Mexican authorities on Thursday stopped a first attempt by members of the Central American migrant caravan to seek asylum in the United States, whilst the US continued to strengthen border security in the face of their mass arrival.
Mexican authorities supported by federal and local police blocked access to the El Chaparral checkpoint for some 200 of the more than 4,000 migrants who have arrived in recent days in the Mexican border city of Tijuana.
The migrants marched to El Chaparral from the shelter they are occupying in Tijuana, as US authorities closed the San Ysidro border checkpoint for almost an hour for a security drill.
For nearly an hour, agents from the US Customs and Border Protection (CBP) deployed security measures as a test of the possibility of a potential massive arrival of migrants at this point of entry into their territory.
CBP did not indicate the reasons for this atypical plan and merely said in a statement: "CPS is continually assessing the capabilities of our facilities and have been making - and will continue to make - necessary preparations."
Staff from Grupo Beta, a service by the National Institute of Migration of Mexico, which assists migrants crossing through Mexico to the US, met with members of the caravan asking them to call off the march, as well as to make them aware of the possibility of obtaining work in Mexico.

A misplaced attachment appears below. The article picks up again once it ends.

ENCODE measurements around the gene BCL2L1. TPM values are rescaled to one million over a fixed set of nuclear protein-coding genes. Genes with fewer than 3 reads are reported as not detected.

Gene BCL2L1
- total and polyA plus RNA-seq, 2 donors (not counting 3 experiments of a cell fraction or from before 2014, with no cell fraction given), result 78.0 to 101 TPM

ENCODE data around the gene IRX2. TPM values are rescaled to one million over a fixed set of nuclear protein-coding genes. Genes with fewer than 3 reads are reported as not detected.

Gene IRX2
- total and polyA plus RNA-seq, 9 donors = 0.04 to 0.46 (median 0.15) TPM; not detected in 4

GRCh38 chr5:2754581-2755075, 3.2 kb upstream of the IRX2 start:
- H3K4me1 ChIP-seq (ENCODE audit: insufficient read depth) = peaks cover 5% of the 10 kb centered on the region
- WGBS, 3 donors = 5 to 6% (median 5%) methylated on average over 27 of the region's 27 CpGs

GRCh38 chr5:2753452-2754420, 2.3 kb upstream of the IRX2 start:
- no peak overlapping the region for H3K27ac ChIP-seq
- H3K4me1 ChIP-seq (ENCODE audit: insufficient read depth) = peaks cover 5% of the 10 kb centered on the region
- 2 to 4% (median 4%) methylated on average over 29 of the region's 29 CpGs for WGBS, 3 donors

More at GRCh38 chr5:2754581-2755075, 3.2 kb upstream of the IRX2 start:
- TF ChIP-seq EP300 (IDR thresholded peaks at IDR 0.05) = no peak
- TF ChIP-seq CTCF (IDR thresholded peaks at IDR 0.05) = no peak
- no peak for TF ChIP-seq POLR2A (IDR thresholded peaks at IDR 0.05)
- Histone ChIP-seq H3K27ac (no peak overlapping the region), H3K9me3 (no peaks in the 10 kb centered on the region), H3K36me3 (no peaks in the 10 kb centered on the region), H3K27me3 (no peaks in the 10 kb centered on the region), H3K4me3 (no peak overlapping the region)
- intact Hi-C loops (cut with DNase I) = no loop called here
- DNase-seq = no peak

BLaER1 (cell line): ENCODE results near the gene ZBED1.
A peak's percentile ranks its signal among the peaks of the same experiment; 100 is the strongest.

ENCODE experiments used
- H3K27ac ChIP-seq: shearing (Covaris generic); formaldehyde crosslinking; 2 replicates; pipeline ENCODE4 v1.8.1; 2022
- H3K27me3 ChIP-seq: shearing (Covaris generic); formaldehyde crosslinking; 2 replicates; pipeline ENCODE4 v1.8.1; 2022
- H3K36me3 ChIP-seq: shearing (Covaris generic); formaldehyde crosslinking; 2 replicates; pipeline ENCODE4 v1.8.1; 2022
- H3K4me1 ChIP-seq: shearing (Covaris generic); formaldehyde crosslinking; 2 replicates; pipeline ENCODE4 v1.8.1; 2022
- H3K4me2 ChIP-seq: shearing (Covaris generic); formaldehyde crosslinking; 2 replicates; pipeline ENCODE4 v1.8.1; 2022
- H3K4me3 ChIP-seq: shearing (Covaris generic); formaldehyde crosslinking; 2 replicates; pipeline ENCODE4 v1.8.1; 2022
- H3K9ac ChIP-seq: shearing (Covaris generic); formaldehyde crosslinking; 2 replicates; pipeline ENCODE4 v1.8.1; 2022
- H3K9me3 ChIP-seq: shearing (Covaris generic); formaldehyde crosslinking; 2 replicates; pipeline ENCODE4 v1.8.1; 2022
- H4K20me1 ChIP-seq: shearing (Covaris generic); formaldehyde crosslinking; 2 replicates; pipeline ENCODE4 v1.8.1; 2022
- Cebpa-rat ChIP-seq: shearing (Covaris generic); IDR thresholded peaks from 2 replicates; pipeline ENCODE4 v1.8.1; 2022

A representative of the Beta Group told them that in Tijuana there is strong labor supply and that having a job can help them as they go through the asylum process with the United States.
Additionally, Mexico's Ministry of Labor and Social Security confirmed that the Otay Mesa Industrial Association in Tijuana has 3,500 jobs available for migrants to regularize their immigration status.
He confirmed that there are 217 companies, Mexican and foreign, who offer workplaces in Tijuana and other cities in Mexico, to which migrants can move once they comply with the regularization protocols.